Three dimensional landmark detection in 3D CT-Scans and 3D Photos

Three dimensional landmark detection in 3D CT-Scans and 3D Photos

Clinical Problem

Three dimensional (3D) landmarks are used in various fields within medicine. The 3D landmarks are often used in the alignment of 3D radiological images, 3D scans or 3D photos. Other common applications are object recognition and tracking. The placement of 3D landmarks is used in the Radboudumc 3D-Lab and the department of Oral and Maxillofacial Surgery for surgical planning, follow-up and diagnostics. Manual placement of 3D landmarks is a cumbersome process with a high degree of inter- and interobserver variability depending on the task at hand. Accurate and consistent landmark placement is key in the planning and follow-up of 3D imaging with landmark based alignment. The results of automated 3D landmark placement largely vary on the capture device/data source, pre-processing, sampling resolution, algorithm, etc. Automation of 3D landmark placement with the use of artificial intelligence is less straightforward compared to landmark placement in volumetric or 2D radiological images. In contrast to the landmarks in volumetric radiological images, the landmarks in 3D imaging are not based upon coordinates within a volumetric matrix but rather a set of semi- or unordered coordinates in 3D space. However, there is great need for accurate, objective and automated 3D landmark detection with the Radboudumc 3D-Lab and the department of Oral and Maxillofacial Surgery for the numerous of tasks with 3D data in these departments.

Solution

We would like to have 3D landmark detection based upon the 4 most common 3D imaging modalities within our departments while fully or partially using artificial intelligence (AI). With the recent successes and the emerging field of AI within 3D technology we strongly believe that AI can outperform manual and other (semi-)automated 3D landmark detection solutions both in time and accuracy. Within this project we aim for 3D landmark detection of the face and/or cranium in one of the following modalities: bony-tissue CT-scans, soft-tissue CT-scans, soft-tissue 3D photos and soft-tissue textured 3D photos. Per modality a set of 12 to 36 clinically relevant landmarks have to be detected.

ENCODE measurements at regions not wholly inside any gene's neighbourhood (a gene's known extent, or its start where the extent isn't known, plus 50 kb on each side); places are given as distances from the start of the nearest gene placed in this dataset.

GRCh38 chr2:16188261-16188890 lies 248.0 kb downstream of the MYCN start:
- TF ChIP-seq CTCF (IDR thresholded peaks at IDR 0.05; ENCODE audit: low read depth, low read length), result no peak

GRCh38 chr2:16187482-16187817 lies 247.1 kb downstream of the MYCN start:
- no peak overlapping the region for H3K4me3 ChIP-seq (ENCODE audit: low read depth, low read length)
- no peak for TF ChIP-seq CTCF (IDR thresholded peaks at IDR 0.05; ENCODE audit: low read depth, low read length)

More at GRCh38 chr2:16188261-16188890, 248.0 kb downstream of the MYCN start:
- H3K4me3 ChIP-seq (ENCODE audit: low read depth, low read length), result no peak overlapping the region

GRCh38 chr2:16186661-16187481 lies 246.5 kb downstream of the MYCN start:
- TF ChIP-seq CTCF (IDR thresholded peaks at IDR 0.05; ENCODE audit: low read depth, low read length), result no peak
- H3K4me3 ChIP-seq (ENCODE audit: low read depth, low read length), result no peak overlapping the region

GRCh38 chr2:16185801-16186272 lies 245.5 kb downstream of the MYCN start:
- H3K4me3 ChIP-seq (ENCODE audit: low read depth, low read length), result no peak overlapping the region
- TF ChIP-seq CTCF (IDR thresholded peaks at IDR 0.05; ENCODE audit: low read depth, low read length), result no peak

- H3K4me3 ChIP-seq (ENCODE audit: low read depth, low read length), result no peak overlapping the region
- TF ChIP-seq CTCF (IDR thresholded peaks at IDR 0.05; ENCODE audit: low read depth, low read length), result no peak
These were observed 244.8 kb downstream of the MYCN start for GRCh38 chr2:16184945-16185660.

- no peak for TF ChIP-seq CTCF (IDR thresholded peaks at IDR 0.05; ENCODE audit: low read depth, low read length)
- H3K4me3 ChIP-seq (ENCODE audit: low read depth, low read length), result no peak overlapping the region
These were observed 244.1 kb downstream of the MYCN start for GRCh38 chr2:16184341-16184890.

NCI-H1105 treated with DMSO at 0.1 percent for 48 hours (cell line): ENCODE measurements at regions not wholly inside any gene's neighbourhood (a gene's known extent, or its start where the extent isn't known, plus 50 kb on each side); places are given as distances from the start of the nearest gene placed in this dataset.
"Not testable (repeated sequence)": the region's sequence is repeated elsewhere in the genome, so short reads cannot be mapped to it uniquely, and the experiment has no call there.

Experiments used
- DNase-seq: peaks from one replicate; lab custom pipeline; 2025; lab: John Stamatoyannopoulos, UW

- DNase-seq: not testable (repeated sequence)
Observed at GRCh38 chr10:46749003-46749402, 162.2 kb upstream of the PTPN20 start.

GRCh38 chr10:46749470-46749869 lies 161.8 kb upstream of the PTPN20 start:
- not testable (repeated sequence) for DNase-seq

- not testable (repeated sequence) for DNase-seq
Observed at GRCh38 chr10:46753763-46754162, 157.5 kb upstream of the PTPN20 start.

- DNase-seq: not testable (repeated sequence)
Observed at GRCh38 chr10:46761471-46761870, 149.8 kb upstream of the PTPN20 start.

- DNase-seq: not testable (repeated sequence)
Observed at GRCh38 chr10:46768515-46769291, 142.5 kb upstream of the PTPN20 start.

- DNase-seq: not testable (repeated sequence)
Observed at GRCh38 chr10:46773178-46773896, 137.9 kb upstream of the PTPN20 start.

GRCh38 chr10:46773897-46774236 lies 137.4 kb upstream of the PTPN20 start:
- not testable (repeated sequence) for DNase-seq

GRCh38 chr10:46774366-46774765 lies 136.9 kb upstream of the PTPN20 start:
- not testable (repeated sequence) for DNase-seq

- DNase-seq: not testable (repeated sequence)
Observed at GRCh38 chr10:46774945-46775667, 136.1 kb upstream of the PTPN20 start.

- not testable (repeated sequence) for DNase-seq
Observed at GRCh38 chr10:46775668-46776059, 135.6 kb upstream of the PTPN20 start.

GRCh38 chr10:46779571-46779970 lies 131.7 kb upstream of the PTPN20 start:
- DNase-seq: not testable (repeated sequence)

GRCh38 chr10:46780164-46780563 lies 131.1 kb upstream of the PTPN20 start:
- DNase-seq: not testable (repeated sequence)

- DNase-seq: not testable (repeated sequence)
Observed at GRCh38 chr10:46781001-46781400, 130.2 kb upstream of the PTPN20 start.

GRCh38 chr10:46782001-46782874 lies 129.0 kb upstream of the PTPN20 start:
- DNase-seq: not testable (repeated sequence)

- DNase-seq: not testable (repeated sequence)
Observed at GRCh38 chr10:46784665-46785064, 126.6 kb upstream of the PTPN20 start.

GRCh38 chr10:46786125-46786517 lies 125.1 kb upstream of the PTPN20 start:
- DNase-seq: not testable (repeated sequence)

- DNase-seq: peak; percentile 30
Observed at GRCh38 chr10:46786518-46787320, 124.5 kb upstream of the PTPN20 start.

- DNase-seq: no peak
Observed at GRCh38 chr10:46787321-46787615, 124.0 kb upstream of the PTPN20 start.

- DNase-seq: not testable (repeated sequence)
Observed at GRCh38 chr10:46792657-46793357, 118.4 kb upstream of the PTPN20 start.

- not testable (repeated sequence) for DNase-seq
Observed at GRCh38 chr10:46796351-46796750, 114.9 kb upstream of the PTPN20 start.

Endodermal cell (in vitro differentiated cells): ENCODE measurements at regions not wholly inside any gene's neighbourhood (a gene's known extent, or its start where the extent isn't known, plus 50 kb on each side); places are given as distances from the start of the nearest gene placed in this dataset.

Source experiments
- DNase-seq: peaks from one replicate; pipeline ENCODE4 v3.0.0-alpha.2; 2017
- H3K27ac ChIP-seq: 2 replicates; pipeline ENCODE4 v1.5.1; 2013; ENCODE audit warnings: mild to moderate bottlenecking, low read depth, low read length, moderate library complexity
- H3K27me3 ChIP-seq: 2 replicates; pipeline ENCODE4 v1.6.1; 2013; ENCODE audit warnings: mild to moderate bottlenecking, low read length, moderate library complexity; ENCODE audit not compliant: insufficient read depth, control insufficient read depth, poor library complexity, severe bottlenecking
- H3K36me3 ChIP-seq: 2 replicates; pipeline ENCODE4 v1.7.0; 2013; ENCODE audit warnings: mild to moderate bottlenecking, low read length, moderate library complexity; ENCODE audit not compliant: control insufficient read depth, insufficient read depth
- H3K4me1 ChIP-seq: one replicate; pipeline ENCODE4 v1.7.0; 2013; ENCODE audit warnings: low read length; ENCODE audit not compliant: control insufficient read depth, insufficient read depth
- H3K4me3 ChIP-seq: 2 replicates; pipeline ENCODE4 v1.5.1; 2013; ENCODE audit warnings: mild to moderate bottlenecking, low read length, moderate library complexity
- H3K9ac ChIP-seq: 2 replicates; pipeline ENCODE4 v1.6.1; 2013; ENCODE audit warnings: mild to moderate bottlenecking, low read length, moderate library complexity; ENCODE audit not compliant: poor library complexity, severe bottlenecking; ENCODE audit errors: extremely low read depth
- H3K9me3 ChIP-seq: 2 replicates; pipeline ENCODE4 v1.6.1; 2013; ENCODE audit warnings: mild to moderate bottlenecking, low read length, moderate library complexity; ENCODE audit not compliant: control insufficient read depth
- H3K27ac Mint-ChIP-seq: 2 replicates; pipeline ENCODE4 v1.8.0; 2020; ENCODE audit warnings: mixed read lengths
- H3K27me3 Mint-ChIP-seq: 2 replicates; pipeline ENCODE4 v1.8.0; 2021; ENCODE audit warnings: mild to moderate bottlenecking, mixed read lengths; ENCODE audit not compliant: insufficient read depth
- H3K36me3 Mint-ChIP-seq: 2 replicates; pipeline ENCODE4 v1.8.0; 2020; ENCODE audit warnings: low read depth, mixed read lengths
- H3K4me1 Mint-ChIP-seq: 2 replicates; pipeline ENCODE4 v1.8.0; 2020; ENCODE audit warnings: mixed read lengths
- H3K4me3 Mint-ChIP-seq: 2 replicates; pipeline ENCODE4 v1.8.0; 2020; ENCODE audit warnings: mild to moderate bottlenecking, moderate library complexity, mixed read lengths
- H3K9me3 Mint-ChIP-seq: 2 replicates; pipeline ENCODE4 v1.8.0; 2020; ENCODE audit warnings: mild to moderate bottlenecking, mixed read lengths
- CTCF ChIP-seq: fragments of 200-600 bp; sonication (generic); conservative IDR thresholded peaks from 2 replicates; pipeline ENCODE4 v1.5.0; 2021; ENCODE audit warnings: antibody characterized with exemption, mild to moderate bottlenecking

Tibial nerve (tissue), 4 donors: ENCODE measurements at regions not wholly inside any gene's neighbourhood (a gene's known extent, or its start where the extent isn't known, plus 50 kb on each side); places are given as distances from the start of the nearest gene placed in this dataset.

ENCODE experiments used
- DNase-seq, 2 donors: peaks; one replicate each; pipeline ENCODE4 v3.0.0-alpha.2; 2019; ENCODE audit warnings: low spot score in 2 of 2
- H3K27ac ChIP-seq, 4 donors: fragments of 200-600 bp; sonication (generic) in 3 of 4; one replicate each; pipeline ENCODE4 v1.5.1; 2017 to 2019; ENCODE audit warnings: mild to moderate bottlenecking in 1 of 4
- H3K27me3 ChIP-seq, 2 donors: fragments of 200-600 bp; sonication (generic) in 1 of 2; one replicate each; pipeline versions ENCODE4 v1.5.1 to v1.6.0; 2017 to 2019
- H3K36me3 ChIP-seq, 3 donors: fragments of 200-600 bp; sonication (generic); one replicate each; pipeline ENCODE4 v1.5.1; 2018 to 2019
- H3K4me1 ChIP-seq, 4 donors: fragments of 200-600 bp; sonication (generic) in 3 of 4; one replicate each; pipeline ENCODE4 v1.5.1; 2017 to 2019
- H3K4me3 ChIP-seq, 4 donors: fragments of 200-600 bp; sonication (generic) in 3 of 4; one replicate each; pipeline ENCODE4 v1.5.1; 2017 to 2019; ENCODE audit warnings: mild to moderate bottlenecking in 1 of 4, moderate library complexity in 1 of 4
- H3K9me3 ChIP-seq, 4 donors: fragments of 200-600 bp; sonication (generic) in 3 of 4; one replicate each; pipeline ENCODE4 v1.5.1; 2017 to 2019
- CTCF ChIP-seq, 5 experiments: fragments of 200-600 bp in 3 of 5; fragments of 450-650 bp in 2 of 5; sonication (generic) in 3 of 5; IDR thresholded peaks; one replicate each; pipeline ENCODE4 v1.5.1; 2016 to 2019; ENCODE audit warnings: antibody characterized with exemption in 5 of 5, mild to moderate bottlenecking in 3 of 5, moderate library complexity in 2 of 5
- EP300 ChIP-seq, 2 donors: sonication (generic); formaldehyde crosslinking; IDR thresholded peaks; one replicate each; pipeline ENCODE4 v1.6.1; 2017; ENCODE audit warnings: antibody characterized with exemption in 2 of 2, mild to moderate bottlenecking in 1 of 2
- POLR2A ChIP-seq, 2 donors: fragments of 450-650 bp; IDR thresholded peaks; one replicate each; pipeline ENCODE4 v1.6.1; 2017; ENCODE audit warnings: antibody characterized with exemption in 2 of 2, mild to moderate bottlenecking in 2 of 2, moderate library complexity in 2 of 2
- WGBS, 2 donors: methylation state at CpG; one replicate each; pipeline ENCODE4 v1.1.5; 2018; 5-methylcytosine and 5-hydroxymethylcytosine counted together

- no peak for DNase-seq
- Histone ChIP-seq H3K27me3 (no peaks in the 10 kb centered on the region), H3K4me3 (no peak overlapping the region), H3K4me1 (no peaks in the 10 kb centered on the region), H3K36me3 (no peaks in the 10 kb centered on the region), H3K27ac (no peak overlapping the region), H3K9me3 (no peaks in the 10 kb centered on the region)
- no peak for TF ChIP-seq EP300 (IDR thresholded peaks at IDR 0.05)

Data

We have access to several hundreds of annotated CT-scans and 3D Photos with varying number of landmarks from retrospective studies from our departments. Depending on the modality the most suitable database will be used.

Approach

Students will be supervised by a 3D Lab research member whose research is dedicated to 3D technology and machine learning techniques. One modality will be chosen at the start of the project. Depending on the chosen modality a combination of convolutional neural networks (CNNs) and/or feed-forward neural networks can be used with or without a combination with more conventional 3D processing algorithms. The goal is accurate, objective and automated 3D landmark detection of the face and/or cranium in the chosen modality. The final deliverable will be implemented within the 3D-Lab software suite called 3DMedX. Furthermore, this final deliverable will also be a publicly available algorithm on the platform Grand Challenge.

Requirements

  • Students with a major in data science, computer science, or artificial intelligence in the final stage of master level studies are invited to apply.
  • Interest in (medical) image analysis and machine learning.
  • Affinity with programming in Python and with deep learning packages (e.g. PyTorch or Keras) is required.

Information

  • Project duration: 6 months
  • Location: Radboud University Medical Center
  • For more information, please contact Guido de Jong

People

Guido de Jong

Guido de Jong

Research coordinator

3D Lab, Radboudumc

Timen ten Harkel

Timen ten Harkel

PhD student

3D Lab, Radboudumc

Tom Loonen

Tom Loonen

PhD student

3D Lab, Radboudumc

Thomas Maal

Thomas Maal

Professor

3D Lab, Radboudumc